Chicago Street to send shivers with ‘Dracula’

2012-10-02T21:23:00Z 2012-10-04T19:19:06Z Chicago Street to send shivers with ‘Dracula’By TIM SHELLBERG 
 Times Correspondent nwitimes.com
October 02, 2012 9:23 pm  • 

It may be hard for some to believe, but the long-beloved Halloween-time favorite “Dracula” was, in the parlance of many a horror TV and movie advertisement today, inspired by real life events.

In his 1897 tome, Bram Stoker found inspiration for “Dracula” in Hungarian Prince Vlad III. Also known as Vlad Dracul, Vlad fought against the Ottoman Empire during his life and his savage techniques branded him with the moniker “Vlad the Impaler.”

“Vlad Dracul was a real person an a hero to his people,” said JoBeth Cruz, director of Valparaiso’s Chicago Street Theatre’s production of “Dracula.” “He was a ferocious warrior, and he was so well-known for his torture techniques and then impaling his enemies on high stakes outside of his castle.”

Opening Oct. 12 and running through Oct. 31, Stoker’s tale of the Transylvanian count, his nemesis, Dr. Abram Von Helsing, his victim, Lucy Westphal and his deranged minion Renfield, has inspired hundreds of stage, big screen and small-screen adaptations over the course of the last century-plus. It also served as the starting point, it also an be argued that. without “Dracula,” it’s hard to envision everything from “Buffy” to “True Blood” to “Twilight.”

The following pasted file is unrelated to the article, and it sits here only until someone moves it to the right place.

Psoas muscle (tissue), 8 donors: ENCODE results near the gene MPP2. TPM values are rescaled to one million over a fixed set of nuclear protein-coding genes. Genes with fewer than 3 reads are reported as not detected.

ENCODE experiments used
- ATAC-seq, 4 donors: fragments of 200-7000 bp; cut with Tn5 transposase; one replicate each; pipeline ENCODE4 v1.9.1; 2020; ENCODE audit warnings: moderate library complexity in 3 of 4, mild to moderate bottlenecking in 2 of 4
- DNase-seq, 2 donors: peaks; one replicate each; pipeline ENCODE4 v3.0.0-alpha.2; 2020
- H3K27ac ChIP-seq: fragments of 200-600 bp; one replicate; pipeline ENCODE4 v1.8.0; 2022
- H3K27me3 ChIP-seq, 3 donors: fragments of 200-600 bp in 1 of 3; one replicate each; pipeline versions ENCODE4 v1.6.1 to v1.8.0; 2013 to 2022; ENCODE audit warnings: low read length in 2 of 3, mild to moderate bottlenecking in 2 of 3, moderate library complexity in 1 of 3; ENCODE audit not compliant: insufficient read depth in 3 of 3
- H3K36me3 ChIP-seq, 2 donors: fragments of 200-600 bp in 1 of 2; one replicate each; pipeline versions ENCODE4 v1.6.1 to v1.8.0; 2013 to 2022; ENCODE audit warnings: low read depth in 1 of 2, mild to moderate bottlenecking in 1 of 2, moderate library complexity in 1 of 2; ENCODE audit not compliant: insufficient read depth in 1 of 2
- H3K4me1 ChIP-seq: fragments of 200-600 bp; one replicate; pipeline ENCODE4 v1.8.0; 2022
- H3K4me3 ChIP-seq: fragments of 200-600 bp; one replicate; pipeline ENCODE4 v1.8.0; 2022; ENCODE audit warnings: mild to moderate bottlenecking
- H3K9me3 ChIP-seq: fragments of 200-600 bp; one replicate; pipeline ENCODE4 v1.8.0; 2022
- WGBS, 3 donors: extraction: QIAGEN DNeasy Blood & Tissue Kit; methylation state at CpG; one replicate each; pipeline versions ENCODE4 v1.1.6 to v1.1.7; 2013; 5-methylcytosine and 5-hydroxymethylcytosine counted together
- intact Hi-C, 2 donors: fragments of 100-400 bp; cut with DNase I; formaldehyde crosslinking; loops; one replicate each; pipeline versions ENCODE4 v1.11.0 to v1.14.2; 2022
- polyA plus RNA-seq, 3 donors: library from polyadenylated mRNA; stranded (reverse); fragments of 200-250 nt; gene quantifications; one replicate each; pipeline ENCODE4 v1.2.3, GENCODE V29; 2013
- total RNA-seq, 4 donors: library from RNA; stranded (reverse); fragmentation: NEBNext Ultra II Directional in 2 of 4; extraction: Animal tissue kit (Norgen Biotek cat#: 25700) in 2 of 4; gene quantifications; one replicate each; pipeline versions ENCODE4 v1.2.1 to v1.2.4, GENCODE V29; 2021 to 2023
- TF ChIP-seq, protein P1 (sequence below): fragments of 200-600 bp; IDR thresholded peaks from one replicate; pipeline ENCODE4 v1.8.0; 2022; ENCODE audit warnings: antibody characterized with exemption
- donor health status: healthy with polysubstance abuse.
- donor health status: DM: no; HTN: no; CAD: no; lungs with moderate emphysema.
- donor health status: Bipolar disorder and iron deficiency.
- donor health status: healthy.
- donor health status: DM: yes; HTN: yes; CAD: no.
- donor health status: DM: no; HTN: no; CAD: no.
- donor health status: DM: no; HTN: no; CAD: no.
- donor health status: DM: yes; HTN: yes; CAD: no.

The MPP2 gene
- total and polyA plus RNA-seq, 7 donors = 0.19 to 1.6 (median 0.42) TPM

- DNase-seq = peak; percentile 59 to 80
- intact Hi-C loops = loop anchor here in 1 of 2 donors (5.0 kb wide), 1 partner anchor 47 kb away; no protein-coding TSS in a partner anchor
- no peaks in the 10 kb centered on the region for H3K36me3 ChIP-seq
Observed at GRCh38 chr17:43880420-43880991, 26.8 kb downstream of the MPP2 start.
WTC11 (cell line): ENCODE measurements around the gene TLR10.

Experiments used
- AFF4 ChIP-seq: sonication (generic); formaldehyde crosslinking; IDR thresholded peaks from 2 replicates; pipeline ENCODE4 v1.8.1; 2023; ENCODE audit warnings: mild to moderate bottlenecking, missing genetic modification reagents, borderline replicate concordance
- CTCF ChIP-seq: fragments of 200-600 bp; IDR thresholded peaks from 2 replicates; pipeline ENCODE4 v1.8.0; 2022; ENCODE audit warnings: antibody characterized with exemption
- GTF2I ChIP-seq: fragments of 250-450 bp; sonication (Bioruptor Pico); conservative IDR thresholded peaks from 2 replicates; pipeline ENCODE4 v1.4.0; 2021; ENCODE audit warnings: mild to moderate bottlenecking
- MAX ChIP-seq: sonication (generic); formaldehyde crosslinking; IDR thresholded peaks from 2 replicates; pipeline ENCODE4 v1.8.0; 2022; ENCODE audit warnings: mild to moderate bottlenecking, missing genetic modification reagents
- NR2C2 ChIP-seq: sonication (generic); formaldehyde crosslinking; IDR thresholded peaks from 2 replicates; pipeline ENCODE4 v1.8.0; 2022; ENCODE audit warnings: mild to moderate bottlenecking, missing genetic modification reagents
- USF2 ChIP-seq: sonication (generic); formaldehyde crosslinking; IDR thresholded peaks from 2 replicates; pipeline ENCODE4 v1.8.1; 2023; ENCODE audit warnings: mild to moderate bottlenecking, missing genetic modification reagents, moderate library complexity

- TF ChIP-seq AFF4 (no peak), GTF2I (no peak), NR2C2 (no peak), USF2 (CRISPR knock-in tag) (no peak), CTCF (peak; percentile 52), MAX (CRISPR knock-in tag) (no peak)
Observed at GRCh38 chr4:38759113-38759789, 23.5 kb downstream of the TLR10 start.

For Chicago Street’s production of “Dracula,” Cruz selected an adaptation created for the stage by American playwright and actor William McNulty.

“It is not your typical moody, brooding ‘Dracula’ romance at all,” Cruz said. “It is monsters. It is blood. It is scariness. It’s much more what you think of when you think of Vlad the Impaler. It’s the original character.”

Matt McCann from Valparaiso takes on the role of the Count in Chicago Street’s production of “Dracula.” He is joined onstage by Earle Howe from Lansing as Von Helsing, Chesterton’s Dan Matern as Renfield and Kyrie Anderson from Hobart as Lucy.

“What I want to happen is I want to hear that wonderful gasp from the audience when something unexpected happens, or maybe even a little scream,” Cruz said. “There’s going to be a lot of unexpected things happening.”

Next up for Chicago Street Theatre is a production of “The Sound of Music,” which is scheduled to open Nov. 23.

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